A workflow for improving estimates of microplastic contamination in marine waters: A case study from North-Western Australia


We present an analysis workflow tailored to quantifying microplastic contamination.
It outlines a consistent and sequential process for analysis and decision making.
We apply the workflow to marine tow samples from remote North-Western Australia.
Spectroscopy refutes plastic origin of >60% of particles first identified visually.
The workflow will provide more realistic and comparable contamination estimates.

Frederieke Kroon, Cherie Motti, Sam Talbot, Paula Sobral, Marji Puotinen, Environmental Pollution, Volume 238, July 2018, Pages 26–38

The article


Great Barrier Reef could be at risk from billions of pieces of plastic trash

Billions of bits of plastic waste are lodged in coral reefs across the Asia-Pacific, with potentially devastating results, a new study published in the journal Science has found.

The massive amount of plastic rubbish, located in 159 reefs from Thailand to Australia, is a huge concern for the marine environment and especially coral, according to the research.

That’s because the debris, like plastic bags, straws and bottles, stresses coral through “light deprivation, toxin release, and anoxia, giving pathogens a foothold for invasion”. (…) (abc.net.au, 30/01/2018)

The news

Australian draft plan aims to reduce marine debris

The Australian Government has issued a draft threat abatement plan with strategies to reduce marine debris. The plan specifically targets plastic litter.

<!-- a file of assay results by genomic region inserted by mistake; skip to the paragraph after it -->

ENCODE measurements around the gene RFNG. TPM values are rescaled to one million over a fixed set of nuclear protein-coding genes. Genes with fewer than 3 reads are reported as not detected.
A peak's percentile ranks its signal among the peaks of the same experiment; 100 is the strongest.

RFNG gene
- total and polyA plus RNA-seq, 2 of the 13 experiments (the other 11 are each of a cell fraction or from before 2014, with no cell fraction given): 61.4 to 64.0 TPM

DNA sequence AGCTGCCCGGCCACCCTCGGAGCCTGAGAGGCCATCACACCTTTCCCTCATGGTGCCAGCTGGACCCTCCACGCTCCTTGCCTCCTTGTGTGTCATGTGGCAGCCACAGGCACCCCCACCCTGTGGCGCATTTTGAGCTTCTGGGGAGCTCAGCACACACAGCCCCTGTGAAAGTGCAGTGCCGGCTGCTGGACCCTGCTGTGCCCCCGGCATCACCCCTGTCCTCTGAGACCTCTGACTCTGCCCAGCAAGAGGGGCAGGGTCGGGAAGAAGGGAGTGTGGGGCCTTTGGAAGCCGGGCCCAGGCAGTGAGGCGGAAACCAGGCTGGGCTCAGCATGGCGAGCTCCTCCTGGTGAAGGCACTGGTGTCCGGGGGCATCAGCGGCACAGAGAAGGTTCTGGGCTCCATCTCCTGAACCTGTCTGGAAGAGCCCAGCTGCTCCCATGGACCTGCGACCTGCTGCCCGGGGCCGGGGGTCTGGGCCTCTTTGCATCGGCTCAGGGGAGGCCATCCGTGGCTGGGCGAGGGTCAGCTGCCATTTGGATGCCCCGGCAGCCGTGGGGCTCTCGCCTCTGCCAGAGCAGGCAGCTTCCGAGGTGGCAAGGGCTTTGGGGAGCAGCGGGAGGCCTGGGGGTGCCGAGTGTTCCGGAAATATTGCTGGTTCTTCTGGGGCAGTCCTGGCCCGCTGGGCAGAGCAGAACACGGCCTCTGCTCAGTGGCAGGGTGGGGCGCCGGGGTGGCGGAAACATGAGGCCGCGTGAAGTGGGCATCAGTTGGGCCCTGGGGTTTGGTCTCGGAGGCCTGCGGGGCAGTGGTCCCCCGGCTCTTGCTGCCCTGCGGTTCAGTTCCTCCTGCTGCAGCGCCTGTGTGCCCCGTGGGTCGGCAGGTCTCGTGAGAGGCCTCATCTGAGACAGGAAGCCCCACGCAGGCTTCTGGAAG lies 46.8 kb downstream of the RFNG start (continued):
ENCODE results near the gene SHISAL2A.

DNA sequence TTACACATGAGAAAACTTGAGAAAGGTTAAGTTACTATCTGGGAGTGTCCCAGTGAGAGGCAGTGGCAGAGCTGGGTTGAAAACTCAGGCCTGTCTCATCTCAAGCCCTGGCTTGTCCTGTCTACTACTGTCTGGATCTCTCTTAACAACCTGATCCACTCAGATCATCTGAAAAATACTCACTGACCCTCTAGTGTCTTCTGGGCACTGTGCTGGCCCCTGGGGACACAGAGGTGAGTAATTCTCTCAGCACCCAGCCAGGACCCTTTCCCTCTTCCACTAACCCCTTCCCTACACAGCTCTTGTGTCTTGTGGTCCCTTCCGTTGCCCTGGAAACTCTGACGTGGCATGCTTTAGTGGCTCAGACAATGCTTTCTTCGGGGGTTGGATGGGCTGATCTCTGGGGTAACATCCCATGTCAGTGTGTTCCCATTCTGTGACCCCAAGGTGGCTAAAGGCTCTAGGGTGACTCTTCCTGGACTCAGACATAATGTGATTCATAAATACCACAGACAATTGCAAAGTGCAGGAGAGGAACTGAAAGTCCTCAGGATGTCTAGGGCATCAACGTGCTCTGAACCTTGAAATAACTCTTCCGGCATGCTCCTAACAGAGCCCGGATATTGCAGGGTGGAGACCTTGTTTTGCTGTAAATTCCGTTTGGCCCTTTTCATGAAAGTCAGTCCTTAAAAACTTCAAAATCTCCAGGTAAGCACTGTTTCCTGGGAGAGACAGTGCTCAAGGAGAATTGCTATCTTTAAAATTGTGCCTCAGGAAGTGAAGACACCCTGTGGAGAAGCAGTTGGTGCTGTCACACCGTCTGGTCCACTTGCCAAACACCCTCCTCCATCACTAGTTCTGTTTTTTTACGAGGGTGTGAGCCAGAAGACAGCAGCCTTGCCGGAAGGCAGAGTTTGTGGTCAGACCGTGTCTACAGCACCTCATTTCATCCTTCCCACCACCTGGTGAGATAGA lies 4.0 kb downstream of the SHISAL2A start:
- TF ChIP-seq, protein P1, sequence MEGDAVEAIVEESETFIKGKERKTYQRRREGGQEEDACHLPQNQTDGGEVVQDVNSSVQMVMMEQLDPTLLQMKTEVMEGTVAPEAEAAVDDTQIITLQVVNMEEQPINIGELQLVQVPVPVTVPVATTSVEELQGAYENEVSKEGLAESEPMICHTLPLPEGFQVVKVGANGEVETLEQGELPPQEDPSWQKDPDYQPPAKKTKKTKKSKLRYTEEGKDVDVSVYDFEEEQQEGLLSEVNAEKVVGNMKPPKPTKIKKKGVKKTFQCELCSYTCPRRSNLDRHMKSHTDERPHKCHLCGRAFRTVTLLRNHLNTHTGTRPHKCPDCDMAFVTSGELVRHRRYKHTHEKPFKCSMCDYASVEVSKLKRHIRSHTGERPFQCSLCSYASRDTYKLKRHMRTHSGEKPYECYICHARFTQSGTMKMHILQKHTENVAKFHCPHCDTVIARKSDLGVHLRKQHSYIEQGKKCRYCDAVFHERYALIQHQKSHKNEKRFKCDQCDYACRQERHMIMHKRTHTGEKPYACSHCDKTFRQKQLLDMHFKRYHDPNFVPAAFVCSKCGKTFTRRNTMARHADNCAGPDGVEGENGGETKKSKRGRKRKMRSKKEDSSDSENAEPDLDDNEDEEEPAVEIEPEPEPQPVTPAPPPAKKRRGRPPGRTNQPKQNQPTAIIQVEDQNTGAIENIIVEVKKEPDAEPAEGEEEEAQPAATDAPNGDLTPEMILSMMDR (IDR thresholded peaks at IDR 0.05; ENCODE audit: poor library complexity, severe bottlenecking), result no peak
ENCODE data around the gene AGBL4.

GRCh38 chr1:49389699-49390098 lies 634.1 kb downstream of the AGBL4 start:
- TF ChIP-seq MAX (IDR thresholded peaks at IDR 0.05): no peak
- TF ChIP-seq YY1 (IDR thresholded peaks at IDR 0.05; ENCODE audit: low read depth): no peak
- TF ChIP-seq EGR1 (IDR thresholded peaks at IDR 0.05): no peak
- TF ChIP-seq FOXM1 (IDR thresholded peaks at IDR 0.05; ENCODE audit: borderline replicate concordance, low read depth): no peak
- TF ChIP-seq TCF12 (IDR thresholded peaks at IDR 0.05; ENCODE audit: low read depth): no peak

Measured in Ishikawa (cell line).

It said marine debris, particularly plastic, is harmful to marine wildlife, with impacts caused through entanglement, ingestion and contamination.

The draft threat abatement plan for the impacts of marine debris on vertebrate marine species follows an Australian Senate inquiry on the threat of marine plastic pollution in Australia, which released a report, Toxic tide: the threat of marine plastic, in April 2016. The draft plan said marine debris impacts have been documented for seabirds, marine turtles, cetaceans, sharks and other Australian marine wildlife, including many species listed as threatened.

The Federal Government has sought public comment on the draft plan and will then release a final plan. (…) (plasticsnews.com, 10/04/2017)

The news

Citizen scientists to reveal WA beach pollution hot-spots

A Citizen Science project being launched by the Conservation Council of Western Australia is set to reveal marine plastic pollution hotspots by engaging volunteers in studying the distribution of minute plastic particles around the Southwest coastline, from Geraldton to Esperance.

In a first for WA, the project will involve volunteer ‘citizen scientists’ around the southwest who will take hundreds of samples of beach sand. The samples will be analysed by UWA researcher Dr Harriet Paterson to reveal the true extent of plastic contamination in the marine environment.

The sampling will identify tiny fragments of plastic called micro-plastics which affect marine life on a global scale. The particles look like food to marine life, but when ingested can kill animals and deliver toxic chemicals to the animals tissue. (…) (08/2016)